Interpol
UK theatrical release poster
Directed byJohn Gilling
Written byJohn Paxton
Based onInterpol
1955 novel
by A.J. Forrest
Produced byAlbert R. Broccoli
Irving Allen
StarringVictor Mature
Anita Ekberg
Trevor Howard
CinematographyTed Moore
Edited byRichard Best
Music byRichard Rodney Bennett
Production
company
Distributed byColumbia Pictures
Release date
  • 2 April 1957 (1957-04-02)
Running time
92 minutes
CountriesUnited Kingdom
USA
LanguageEnglish

Interpol (USA title: Pickup Alley; also known as International Police) is a 1957 British-American CinemaScope crime film noir directed by John Gilling and starring Victor Mature, Anita Ekberg, Trevor Howard, Bonar Colleano and Sidney James.[1] The screenplay was by John Paxton, based on the 1955 novel of the same name by A.J. Forrest. The film was produced by Irving Allen and Albert R. Broccoli for Warwick Films.

It concerns an Interpol effort to stamp out a major drug-smuggling cartel in numerous countries.

In the United States, the film was released as a double feature with The Brothers Rico (1957).[2]

Plot

Charles Sturgis is an FBI agent on the trail of a drug-smuggling operation run by crazed criminal mastermind Frank McNally, who has murdered Sturgis's sister. He travels to Europe to find McNally and destroy the organisation. In Rome he gets a tip that he can find McNally by following his mistress, Gina Broger. Sturgis is captured and beaten up, then rescued by an Interpol officer. Sturgess tails McNally to New York, where McNally falls to his death from a dockyard crane.

Cast

Production

Michael Wilding was originally announced for the role later played by Trevor Howard.[3]

The story was based on the files of the International Criminal Police Commission. Filming began on 15 August 1956 and took place in New York, Paris, Rome, Genoa (Italy), Madrid, London and Athens.[4]

Critical reception

The Monthly Film Bulletin wrote: "Despite extensive location shooting in London, Paris, Rome, Athens and New York, and an elaborate, elliptical sub-Welles plot, this film does not escape the common rut. It suffers from obvious and unresourceful type-casting, and badly fumbles its few climaxes. There is a superficial vitality about it – mainly achieved by noise; and Trevor Howard plays with jaded relish."[5]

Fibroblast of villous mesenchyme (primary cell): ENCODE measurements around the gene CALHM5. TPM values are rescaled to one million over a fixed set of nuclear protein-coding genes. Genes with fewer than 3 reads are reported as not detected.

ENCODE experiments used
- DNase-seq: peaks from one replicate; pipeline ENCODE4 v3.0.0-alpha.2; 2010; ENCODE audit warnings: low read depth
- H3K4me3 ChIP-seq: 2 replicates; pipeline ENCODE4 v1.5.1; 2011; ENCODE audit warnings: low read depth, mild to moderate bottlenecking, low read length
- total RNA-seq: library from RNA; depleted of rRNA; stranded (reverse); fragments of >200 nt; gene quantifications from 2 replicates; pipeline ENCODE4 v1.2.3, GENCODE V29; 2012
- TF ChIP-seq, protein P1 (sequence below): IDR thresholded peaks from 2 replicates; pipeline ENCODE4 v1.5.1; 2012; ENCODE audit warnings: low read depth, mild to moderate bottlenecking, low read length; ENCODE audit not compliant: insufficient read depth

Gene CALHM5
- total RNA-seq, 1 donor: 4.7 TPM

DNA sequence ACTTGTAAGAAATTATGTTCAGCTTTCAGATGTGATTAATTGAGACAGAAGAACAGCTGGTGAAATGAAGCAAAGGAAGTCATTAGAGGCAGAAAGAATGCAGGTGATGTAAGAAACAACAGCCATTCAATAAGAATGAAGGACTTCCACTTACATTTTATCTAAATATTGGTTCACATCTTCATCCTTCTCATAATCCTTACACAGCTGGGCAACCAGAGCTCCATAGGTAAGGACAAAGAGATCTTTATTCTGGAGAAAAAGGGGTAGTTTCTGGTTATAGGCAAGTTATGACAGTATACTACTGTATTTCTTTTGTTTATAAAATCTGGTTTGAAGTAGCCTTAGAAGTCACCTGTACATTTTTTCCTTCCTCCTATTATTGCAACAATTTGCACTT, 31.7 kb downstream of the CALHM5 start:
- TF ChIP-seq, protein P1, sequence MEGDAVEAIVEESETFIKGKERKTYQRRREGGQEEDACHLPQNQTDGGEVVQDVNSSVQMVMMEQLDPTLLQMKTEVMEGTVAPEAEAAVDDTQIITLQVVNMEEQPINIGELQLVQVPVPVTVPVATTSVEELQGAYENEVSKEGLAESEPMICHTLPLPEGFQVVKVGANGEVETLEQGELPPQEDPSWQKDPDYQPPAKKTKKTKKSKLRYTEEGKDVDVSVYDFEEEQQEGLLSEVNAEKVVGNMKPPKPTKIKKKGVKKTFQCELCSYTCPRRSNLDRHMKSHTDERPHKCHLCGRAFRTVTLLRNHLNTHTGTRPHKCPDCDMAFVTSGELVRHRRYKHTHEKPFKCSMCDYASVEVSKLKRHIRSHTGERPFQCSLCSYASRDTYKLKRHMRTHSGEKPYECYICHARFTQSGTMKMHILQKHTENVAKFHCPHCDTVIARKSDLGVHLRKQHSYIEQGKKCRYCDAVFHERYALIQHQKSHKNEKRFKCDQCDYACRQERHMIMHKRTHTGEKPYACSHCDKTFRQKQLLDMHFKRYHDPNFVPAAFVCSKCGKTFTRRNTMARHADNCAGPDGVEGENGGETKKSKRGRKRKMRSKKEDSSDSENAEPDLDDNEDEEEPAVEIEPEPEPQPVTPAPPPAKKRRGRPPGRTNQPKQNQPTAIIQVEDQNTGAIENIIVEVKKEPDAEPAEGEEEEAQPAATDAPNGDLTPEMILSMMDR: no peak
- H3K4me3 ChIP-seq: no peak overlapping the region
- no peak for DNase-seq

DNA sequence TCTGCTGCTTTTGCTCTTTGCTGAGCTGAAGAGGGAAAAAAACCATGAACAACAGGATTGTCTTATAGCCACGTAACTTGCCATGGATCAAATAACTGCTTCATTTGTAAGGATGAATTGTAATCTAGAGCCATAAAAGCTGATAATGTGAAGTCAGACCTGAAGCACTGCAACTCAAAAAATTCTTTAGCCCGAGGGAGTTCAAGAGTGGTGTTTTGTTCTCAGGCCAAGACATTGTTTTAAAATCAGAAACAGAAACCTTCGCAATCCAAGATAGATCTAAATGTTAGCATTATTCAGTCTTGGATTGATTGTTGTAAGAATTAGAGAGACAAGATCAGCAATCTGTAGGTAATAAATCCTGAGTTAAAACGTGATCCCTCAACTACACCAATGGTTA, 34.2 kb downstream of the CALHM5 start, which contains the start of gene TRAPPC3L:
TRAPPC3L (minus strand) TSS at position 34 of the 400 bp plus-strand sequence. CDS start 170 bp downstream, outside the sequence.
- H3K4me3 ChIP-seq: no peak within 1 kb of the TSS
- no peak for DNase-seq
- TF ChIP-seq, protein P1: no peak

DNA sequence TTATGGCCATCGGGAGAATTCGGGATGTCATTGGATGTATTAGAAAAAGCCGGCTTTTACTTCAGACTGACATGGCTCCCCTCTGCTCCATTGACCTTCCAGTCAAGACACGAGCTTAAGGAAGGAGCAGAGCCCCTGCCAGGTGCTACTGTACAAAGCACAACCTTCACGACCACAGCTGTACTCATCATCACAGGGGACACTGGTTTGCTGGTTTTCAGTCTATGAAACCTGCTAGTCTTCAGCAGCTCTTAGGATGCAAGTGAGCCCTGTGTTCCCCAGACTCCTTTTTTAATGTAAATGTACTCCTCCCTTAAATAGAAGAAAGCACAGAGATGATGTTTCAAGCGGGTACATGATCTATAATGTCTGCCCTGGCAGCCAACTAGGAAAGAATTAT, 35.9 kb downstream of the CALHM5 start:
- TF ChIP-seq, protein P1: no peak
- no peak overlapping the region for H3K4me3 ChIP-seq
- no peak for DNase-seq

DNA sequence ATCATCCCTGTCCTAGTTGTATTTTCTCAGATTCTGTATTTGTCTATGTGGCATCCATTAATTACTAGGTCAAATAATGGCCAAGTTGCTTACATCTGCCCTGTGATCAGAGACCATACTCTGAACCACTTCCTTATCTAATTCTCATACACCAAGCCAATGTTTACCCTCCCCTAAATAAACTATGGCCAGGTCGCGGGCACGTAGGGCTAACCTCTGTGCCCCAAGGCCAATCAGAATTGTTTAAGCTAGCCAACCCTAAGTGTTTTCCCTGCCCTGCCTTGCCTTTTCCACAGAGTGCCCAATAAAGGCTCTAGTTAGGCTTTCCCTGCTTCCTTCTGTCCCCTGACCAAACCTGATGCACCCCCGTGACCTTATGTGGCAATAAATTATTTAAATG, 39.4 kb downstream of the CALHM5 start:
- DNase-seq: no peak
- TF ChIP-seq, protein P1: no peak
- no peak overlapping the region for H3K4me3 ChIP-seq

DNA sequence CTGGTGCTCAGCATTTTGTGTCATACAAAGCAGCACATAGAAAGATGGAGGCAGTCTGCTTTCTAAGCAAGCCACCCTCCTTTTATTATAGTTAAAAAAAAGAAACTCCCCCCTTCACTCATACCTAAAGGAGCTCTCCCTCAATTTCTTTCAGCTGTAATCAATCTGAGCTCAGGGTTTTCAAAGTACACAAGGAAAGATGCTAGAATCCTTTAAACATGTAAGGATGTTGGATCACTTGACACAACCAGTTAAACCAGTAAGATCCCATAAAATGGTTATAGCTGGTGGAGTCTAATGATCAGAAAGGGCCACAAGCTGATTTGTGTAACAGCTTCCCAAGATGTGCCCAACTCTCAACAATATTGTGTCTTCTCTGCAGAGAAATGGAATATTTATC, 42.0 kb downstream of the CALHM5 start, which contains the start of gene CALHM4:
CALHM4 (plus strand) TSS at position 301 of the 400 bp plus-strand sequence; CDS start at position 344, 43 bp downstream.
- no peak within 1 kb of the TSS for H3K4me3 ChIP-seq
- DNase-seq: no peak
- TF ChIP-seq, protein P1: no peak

British film critic Leslie Halliwell said: "Drearily routine thick ear electrified by one performance but not helped by wide screen."[6]

In British Sound Films: The Studio Years 1928–1959 David Quinlan rated the film as "average", writing: "Howard dominates rather sloppy thriller."[7]

The Radio Times Guide to Films gave the film 1/5 stars, writing: "this feeble thriller about tracking down a dope-peddling syndicate by the international police force boasted that it was filmed in London, Paris, Athens, Naples, Rome, Lisbon and New York. It looks as though they sometimes forgot to take the script with them. Trevor Howard obviously relishes acting the master villain for a change, though co-stars Victor Mature and Anita Ekberg don't try to act at all."[8]

See also

References

  1. ^ "Interpol". British Film Institute Collections Search. Retrieved 3 February 2024.
  2. ^ Interpol at IMDb
  3. ^ Schallert, Edwin (24 March 1956). "Drama: 'Interpol' on Schedule for Wilding; Richards Booming; Elliott Sleuth". Los Angeles Times. p. 13.
  4. ^ OSCAR GODBOUT (23 June 1956). "GREGORY TO FILM NOVEL BY KANTOR: Producer Will Make 'On My Honor' From 'God and My Country' for R.K.O. Warwick Signs Two Of Local Origin". New York Times. p. 15.
  5. ^ "Interpol". The Monthly Film Bulletin. 24 (276): 60. 1 January 1957 – via ProQuest.
  6. ^ Halliwell, Leslie (1989). Halliwell's Film Guide (7th ed.). London: Paladin. p. 217. ISBN 0586088946.
  7. ^ Quinlan, David (1984). British Sound Films: The Studio Years 1928–1959. London: B.T. Batsford Ltd. p. 328. ISBN 0-7134-1874-5.
  8. ^ Radio Times Guide to Films (18th ed.). London: Immediate Media Company. 2017. p. 468. ISBN 9780992936440.